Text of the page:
All the household of Philemon; indeed all of the body of Christ; knew of Paul’s brutal persecution of the saints; yet of his glorious conversion and the complete turn-a-round of his life. If Philemon could love this man and count him his dear brother. . .what sort of reasoning is it that would allow him to do otherwise in his relation to Onesimus? If Philemon is deserving of the testimony of Paul, (dearly beloved, fellowlabourer), then surely he longed after and prayed for Onesimus, that God would ultimately work in the life of this prodigal! Was hatred and vengeance lurking in Philemon’s heart? Or did it abound with love, joy, peace, longsuffering, gentleness, goodness, faith, meekness, temperance? May we suppose that Philemon freed this returning slave? That he might willingly be a bond-servant, not out of necessity, but for love’s sake? Philemon is to love Onesimus? Yes! But Onesimus is to return that love. (He did not show respect, nor honor; much less love, when he fled from his master. He likely voiced his opinions before the other slaves in the household.) If Philemon had other slaves, servants who were yet unsaved - what a powerful testimony to the mercy and grace of God, as they daily beheld Onesimus, a ‘new creature in Christ’! The ‘unprofitable servant’, true to his name, is become profitable: to Paul, to Philemon, to God! If Paul had other correspondence with Philemon he might well have begun the letter: unto Philemon our dearly beloved, and fellowlabourer; and to Onesimus, also, our dearly beloved, and fellowlabourer. . .

But how did Philemon respond to this situation? We are not told. If I were putting an ending to this story, I’d picture Philemon meditating upon his Saviour: how that he, Philemon was a slave to sin; of his own will alienated from God; how he had been chosen in Christ; how he had been bought off the slave market: he was not his own, he was bought with a price: how he had been redeemed through Jesus’ blood; while he was yet a sinner, Christ died for him: how he had been forgiven of his sin; how he had been accepted in the beloved; how he had been reconciled to God; how that Christ Himself had prayed that he be made one with his Sovereign; how that he had been adopted into the Heavenly family as a son; how that he was made an heir of God, joint heirs with Christ; how he had been made free. . .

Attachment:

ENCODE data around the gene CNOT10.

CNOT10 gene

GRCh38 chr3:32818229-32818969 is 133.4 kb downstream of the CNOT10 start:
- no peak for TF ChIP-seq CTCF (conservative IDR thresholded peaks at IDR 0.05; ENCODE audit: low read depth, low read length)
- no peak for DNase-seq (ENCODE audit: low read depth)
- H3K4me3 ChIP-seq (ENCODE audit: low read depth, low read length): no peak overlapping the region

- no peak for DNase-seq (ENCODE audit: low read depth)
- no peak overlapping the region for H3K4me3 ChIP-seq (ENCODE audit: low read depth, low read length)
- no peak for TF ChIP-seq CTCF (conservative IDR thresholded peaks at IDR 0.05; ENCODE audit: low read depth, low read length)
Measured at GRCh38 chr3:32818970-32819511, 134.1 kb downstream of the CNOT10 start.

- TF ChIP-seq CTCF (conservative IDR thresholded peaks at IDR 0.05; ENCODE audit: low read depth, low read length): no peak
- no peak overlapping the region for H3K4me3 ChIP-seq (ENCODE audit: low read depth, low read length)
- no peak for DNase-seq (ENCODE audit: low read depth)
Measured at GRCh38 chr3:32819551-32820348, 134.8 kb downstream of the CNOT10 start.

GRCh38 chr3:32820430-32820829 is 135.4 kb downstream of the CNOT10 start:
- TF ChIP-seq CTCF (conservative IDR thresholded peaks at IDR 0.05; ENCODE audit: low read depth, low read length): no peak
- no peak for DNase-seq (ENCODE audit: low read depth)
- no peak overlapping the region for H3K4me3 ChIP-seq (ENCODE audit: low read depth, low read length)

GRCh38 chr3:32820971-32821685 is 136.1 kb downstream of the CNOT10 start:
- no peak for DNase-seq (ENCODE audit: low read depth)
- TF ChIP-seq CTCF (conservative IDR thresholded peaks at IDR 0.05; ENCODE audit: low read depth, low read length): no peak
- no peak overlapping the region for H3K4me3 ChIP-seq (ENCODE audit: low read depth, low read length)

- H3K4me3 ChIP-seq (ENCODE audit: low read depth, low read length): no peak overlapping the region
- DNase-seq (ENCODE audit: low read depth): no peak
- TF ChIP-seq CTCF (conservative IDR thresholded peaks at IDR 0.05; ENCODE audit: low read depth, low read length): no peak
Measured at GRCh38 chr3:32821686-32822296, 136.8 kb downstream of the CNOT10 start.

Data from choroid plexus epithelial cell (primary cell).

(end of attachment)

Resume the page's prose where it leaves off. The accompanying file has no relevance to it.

“For even hereunto were ye called: because Christ also suffered for us, leaving us an example, that ye should follow his steps. . .For ye were as sheep going astray; but now are returned unto the Shepherd and Bishop of your souls” I Peter 2:21,25.

In conclusion.

“Having confidence in thy obedience I wrote unto thee, knowing that thou wilt also do more than I say” vs.21. “Now unto him that is able to do exceeding abundantly above all that we ask or think, according to the power that worketh in us” Eph. 3:20. Paul is confident that Philemon will do more than even he, Paul thinks - because the exceeding abundance of God is working in him!

So - you meditate; you decide in your own mind and heart: was Onesimus severely punished? imprisoned? sold to a cruel taskmaster? crucified for his crimes? Or was he forgiven, reconciled, adopted, made a son [and a brother] of the household of Philemon; made an heir; made free indeed from the bondage of slavery that he might willingly, freely, for love’s sake, serve both Philemon - and God?